Regulations and laws have changed significantly(?) since their first public appearance.  That still doesn’t answer the question, are they really necessary?  As of now, there have been no reported, confirmed instances of drones colliding with planes.  Near misses and sightings are on the rise, but drones have been responsible for exactly zero airplane crashes.  Laws are put in place to avoid accidents and dangers to society, and they must only be passed when required to protect the interests of the people.  Unnecessary baggage should be left at the door, especially if it is simple “feel good” legislation.  Likewise, if current laws are not achieving the desired effect, they should be changed until they do.  Looking at the previous near misses, the problem isn’t as urgent as the beloved government agency says. This is only compounded by the fact that commercial airliners and commercial drones are almost mutually exclusive in their operation- the exception being near airports. While the dangers of drone-aircraft collisions cannot be dismissed entirely, the end of the world is not upon the aviation industry.  Elaborating on this point, it is clear that hiring a drone pilot whose sole job is to film houses for real estate agents is commercial operation.  While filming houses, what are the probabilities of colliding with aircraft?  There is no possibility of colliding with aircraft, under normal operation.  With such a simple task to accomplish, and the negligible chance of an accident occurring, requiring a lengthy licensing process is extremely unnecessary.  If drone laws are truly put in place to protect the public, why should commercial (drone) flight be any different than hobbyist, especially for unmanned aircraft?  Risks are inherent in both, and accidents will undoubtedly happen (just like manned flight), but assigning different laws based on an arbitrary motive is plain crass. Frequency and duration of flights aside, there is little to no difference between someone flying for fun, and someone flying for work.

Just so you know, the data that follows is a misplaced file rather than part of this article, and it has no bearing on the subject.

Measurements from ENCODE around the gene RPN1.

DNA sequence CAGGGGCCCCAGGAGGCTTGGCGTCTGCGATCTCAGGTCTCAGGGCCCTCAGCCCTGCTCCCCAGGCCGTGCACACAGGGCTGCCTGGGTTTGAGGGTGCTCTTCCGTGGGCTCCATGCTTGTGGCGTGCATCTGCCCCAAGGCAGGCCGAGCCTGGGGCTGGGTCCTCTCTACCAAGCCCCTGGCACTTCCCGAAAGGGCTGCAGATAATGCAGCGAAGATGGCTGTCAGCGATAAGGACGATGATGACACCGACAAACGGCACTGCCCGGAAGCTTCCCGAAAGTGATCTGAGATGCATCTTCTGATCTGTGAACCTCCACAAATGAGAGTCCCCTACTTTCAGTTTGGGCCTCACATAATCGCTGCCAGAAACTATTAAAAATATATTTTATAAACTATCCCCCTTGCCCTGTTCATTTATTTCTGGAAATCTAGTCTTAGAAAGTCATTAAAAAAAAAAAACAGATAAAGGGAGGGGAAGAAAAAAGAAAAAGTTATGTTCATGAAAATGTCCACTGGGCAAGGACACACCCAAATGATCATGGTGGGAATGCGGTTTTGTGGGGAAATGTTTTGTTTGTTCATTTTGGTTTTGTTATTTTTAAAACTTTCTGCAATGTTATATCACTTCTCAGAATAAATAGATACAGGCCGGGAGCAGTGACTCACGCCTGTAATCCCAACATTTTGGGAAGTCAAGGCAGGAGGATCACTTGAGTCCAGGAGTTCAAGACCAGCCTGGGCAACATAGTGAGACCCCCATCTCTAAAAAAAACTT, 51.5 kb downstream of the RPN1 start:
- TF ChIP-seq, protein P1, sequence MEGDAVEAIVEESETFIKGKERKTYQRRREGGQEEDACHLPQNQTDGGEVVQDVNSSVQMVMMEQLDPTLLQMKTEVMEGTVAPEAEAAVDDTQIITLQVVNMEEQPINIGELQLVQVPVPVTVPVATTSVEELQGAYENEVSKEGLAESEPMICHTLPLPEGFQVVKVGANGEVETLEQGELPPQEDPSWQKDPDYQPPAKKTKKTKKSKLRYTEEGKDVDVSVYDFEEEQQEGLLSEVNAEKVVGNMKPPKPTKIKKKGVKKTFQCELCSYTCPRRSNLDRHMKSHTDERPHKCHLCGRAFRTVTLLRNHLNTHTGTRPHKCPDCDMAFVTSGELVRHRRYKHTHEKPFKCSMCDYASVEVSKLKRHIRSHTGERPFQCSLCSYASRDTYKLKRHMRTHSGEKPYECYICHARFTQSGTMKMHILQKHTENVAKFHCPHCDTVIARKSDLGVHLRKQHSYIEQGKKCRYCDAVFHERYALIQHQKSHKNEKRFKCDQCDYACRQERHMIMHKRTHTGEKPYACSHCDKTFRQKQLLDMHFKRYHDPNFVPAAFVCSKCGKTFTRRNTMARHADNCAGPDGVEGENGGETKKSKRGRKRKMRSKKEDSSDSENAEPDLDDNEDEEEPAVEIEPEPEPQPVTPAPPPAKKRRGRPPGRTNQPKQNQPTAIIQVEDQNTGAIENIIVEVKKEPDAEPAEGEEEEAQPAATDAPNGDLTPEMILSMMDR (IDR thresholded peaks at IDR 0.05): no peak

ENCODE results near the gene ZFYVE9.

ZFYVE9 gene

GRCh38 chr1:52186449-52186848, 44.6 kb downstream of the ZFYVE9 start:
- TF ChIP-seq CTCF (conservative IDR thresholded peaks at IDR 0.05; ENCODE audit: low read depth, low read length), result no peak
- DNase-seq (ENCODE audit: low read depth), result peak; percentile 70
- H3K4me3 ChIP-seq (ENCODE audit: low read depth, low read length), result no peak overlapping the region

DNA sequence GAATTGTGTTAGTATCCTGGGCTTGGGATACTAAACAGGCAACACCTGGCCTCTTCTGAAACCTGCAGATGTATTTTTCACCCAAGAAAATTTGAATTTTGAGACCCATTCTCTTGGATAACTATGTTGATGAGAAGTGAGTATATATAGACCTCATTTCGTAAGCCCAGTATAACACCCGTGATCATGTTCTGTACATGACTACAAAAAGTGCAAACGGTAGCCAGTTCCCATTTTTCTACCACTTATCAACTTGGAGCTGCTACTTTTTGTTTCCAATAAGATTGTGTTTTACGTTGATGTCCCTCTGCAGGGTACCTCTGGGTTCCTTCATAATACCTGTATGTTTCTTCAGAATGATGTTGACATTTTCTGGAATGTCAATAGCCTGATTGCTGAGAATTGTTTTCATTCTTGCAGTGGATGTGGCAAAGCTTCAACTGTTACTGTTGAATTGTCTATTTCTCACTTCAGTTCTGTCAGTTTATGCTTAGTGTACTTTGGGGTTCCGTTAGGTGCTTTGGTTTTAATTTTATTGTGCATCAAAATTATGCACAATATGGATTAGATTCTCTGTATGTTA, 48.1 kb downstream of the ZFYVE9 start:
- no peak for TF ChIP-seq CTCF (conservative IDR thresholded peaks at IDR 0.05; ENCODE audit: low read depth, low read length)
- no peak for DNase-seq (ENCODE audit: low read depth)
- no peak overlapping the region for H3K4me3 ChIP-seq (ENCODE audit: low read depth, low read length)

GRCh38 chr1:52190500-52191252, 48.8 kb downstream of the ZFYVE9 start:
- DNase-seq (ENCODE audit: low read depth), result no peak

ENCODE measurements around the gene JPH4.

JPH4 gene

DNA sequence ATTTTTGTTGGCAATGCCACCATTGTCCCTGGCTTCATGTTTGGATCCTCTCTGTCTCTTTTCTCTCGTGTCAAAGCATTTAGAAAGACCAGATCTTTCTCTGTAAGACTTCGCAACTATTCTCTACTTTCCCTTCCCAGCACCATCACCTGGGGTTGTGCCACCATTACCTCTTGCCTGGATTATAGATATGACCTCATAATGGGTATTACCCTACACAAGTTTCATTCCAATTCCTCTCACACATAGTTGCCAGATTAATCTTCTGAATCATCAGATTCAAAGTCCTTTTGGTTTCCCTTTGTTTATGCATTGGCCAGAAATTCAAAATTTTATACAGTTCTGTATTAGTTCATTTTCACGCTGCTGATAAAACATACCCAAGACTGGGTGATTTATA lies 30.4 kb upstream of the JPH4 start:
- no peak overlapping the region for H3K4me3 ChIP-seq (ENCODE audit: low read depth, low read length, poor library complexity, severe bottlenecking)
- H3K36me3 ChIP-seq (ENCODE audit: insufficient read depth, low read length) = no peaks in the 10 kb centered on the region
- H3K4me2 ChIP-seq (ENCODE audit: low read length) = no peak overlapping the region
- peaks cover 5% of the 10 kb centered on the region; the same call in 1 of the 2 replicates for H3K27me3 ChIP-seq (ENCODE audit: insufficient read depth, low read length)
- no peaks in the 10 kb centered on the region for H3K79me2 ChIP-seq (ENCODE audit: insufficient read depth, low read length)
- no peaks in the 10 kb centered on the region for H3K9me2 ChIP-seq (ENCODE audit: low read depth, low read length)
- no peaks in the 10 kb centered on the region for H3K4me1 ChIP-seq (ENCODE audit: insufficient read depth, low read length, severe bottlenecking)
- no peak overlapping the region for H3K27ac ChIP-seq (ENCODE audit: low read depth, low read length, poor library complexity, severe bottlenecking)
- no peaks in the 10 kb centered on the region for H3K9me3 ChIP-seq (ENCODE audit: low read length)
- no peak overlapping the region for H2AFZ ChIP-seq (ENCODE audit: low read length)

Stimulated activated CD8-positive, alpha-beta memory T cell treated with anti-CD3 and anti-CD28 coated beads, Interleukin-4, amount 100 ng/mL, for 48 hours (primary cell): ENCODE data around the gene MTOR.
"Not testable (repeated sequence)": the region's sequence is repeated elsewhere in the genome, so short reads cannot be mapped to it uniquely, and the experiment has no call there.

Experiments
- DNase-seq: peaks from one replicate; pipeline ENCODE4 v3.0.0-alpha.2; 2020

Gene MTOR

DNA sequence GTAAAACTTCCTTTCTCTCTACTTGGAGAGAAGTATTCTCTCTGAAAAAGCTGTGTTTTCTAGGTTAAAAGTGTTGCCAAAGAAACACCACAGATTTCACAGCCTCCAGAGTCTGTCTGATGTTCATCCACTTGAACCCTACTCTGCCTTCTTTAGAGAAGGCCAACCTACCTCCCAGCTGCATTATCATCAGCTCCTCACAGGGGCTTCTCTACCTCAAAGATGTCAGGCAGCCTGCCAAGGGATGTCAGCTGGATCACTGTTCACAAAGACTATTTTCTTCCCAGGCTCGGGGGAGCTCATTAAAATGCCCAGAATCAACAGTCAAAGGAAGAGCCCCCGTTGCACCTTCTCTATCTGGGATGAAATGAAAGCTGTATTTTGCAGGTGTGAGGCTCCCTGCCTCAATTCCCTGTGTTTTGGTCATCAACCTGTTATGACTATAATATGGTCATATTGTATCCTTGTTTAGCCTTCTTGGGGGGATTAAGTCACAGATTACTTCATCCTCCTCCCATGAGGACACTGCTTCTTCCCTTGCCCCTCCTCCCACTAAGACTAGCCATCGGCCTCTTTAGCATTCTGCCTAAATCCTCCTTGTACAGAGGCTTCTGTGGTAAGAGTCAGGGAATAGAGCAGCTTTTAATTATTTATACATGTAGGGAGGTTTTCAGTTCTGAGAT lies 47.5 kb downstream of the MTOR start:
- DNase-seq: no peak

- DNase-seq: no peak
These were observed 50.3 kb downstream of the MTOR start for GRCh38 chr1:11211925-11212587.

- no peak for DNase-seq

The solution would be standardized rules that both commercial and hobbyist operators would be required to follow.  In addition to the streamlined set of regulations, simplification of the FAA’s motives and expectations would benefit everyone.   A single, coherent resource with everything a pilot needs to know would massively reduce the number of drone related incidents.  Most members of society (even those that choose to fly near airports) aren’t malicious in their actions, but they will not jump through hoops to find information either.  By organizing laws in the manner they have, the FAA inadvertently created a prime breeding ground for abuse of airspace.  How can this be improved? To start, commercial and hobbyist restrictions could be merged- whether or not the pilot is being compensated for unmanned flight should be irrelevant.  A hobbyist can fly any drone weighing up to 55 pounds (about 25 kilograms) with the basic recreation “license”, while a commercial operator must obtain an Airman Certificate before flying a 3 pound DJI phantom.  A reasonable explanation for this dichotomy is yet to surface, likely due to its nonexistence.